comment spam

Comments are off for the day, because I don’t feel like changing things around again to block the one zombie-master who has figured out how to add comments to my blog entries. It’s only about ten a day, he doesn’t actually get anything out of it (my comment pages aren’t indexed in search engines), and the originating IP addresses are blackholed the moment his script posts one of them, but their existence offends me.

I have some code lying around that will defeat his current method (harvest URL from search engines, post comment from an address that’s never surfed my site before, then get the page and see if his comment was added), but I don’t feel like tinkering with Movable Type right now. When I do, it will scramble all comments less than one minute old, preventing the verification pass.

Zombies are pretty stupid, though, so I don’t expect it to stop them from trying. You’d think he’d eventually give up when it became obvious that his spam doesn’t work here, but apparently zombie masters are pretty stupid, too.

Update: I still don’t feel like hacking on the server, so I’m reopening comments on specific entries. The spammers mostly pick on well-indexed, well-referenced blogs, so the new stuff should be pretty safe.

Spam that almost works...

Got three of these today so far:

Subject: Best prices for complete Thundercats and more
Subject: Sabrina the Teenage Witch DVD giveaway
Subject: Whole series of transformers on dvd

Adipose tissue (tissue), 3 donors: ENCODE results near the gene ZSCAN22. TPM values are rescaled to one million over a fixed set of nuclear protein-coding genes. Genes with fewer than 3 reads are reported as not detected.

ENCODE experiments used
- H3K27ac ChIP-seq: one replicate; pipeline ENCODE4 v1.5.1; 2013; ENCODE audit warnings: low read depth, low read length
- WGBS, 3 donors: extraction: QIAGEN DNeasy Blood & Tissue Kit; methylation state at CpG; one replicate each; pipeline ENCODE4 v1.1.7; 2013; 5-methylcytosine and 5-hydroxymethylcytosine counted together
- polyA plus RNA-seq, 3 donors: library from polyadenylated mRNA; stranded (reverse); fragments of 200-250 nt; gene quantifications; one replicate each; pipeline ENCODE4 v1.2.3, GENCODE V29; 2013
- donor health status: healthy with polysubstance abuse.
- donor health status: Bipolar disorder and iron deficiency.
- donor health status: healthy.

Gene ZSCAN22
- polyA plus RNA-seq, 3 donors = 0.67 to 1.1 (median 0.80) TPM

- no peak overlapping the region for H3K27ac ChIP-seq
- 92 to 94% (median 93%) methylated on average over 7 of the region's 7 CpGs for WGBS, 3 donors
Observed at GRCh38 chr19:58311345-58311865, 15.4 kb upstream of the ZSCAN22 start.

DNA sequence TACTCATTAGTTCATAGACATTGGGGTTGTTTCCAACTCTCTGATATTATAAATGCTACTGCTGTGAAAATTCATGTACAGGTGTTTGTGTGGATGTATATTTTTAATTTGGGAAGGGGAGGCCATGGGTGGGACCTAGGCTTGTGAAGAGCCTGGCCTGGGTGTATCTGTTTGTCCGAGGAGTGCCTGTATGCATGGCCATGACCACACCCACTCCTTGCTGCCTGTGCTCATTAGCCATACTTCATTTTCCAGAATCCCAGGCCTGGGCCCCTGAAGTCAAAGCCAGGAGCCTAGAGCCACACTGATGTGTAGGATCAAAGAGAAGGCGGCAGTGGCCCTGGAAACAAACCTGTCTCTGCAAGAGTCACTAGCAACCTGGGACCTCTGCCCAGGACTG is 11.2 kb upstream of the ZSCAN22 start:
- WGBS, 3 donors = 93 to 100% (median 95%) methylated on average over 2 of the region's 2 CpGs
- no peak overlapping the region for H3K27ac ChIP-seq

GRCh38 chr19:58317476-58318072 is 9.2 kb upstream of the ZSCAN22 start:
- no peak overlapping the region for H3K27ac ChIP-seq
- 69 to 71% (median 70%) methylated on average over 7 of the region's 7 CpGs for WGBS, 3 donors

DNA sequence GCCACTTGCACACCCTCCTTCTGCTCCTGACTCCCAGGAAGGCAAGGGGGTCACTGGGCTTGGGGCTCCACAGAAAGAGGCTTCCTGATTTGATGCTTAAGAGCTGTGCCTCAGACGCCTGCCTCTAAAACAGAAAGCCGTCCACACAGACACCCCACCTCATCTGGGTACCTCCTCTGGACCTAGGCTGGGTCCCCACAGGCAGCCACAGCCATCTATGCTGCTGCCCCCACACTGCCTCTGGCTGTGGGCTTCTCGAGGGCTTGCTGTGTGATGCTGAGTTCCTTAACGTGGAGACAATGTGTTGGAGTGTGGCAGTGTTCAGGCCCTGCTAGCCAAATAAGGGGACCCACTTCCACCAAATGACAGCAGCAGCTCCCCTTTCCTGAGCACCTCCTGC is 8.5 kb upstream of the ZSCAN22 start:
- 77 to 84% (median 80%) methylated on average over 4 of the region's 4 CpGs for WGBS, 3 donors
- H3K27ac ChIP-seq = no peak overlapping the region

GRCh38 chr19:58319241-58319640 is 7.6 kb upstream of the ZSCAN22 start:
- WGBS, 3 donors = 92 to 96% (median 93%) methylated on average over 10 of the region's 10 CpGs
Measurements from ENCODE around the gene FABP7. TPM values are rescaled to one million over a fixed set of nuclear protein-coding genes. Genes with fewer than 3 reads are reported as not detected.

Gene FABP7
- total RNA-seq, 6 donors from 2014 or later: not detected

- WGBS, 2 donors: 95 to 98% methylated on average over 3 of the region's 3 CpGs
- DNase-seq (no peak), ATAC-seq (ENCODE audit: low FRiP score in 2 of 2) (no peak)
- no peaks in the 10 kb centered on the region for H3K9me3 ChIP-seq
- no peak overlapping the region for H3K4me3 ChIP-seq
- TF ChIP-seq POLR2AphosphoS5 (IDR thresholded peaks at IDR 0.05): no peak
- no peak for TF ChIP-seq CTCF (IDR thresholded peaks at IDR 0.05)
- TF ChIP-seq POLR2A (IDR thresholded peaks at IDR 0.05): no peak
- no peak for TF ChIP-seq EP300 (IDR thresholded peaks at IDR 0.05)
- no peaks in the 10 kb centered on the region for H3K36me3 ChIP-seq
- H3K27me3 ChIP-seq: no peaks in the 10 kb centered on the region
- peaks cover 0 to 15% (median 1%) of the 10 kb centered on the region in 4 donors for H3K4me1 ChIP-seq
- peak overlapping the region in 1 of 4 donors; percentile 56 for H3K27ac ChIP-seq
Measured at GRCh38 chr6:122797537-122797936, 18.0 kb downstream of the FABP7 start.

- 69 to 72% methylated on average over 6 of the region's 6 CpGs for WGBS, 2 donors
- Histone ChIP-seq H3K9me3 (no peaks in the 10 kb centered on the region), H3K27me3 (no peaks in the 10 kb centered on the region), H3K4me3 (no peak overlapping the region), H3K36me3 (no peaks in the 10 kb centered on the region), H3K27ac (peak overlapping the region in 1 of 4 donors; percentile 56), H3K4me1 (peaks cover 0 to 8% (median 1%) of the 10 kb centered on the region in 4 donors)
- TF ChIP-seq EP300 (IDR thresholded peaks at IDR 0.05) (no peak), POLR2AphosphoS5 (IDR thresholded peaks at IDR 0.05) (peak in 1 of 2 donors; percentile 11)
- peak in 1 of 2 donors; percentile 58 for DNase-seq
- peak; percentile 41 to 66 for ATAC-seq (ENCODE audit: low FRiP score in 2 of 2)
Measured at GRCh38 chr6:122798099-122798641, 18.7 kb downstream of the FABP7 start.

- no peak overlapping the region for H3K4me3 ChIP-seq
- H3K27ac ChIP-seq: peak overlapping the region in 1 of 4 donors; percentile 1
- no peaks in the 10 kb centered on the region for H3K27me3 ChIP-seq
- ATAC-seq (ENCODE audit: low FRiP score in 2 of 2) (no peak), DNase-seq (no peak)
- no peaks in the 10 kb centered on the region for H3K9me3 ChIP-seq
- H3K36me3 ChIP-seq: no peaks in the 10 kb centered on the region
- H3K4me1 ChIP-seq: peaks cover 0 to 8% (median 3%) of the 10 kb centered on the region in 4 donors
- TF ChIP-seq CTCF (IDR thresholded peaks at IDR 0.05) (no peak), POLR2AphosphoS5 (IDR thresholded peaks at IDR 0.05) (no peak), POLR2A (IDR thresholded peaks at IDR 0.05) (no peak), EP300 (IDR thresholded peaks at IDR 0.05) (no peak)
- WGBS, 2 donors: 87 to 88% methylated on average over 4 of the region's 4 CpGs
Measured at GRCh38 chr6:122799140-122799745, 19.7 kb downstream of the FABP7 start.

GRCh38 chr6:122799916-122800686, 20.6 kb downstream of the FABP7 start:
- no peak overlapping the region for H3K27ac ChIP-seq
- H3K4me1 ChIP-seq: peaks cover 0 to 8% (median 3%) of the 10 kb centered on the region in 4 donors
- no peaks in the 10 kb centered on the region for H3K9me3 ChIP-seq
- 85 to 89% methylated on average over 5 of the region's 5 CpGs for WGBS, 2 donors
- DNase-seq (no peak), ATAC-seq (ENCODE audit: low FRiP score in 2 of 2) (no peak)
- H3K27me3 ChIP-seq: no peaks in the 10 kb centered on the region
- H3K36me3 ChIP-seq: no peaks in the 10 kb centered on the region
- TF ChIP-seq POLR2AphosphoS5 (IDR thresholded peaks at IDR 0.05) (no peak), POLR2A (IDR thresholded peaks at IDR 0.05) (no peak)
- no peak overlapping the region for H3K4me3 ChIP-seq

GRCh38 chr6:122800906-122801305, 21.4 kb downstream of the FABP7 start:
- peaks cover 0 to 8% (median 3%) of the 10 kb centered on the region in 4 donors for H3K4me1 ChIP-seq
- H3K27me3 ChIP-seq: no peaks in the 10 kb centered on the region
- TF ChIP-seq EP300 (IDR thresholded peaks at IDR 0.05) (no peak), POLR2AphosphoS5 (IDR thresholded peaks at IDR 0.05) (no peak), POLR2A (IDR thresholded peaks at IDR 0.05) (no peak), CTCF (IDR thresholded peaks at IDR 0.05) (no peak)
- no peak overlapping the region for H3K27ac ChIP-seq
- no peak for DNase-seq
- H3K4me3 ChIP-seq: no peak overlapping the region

They’re selling bootlegs, obviously, but there were no concealed URLs, no viral attachments, no embedded images. For junk mail, they’re positively wholesome; the closest thing to obnoxious porn was that they listed “The Nanny” as an available series…

Sometimes, life really bites...

As a rule, I’m reluctant to contribute when bloggers seek donations; for the most part, I’m a “friends and family” giver. In the specific case of Kate’s teeth, however, it’s the timing that really makes her stand out from the crowd.

Photoshop tips

Apropos of nothing, I thought I’d mention that the two most recently posted pictures here were resized in Photoshop CS, using the new(-ish) Bicubic Sharper resampling method, available in the Image Size dialogue box. I hadn’t seen any mention of it until about two weeks ago, and had been using Mac OS X’s command-line tool sips for quick resizing.

Bicubic Sharper is much better than the standard Photoshop resizing, sips, or iPhoto. It’s particularly good for rendered images with fine detail. I’ve been working on a Roborally tile set for Dundjinni, creating my basic floor texture with Alien Skin Eye Candy 5: Textures. Dundjinni expects 200x200 tiles, but Eye Candy renders best at larger sizes. Resizing down from 800x800 using the straight Bicubic method produced an unusable image. Bicubic Sharper? Dramatically better.

I found the tip in a discussion of photo-processing workflow, which makes sense. For a long time, photographers have been making Unsharp Mask the final step in their workflows, because if they sharpened at full size, the slight softness introduced by resizing for print or web use would force them to use Unsharp Mask again, which tends to look pretty nasty. Integrating it into the resizing algorithm takes advantage of the data you’re discarding, reducing the chance of introducing distracting artifacts.

Stupid card tricks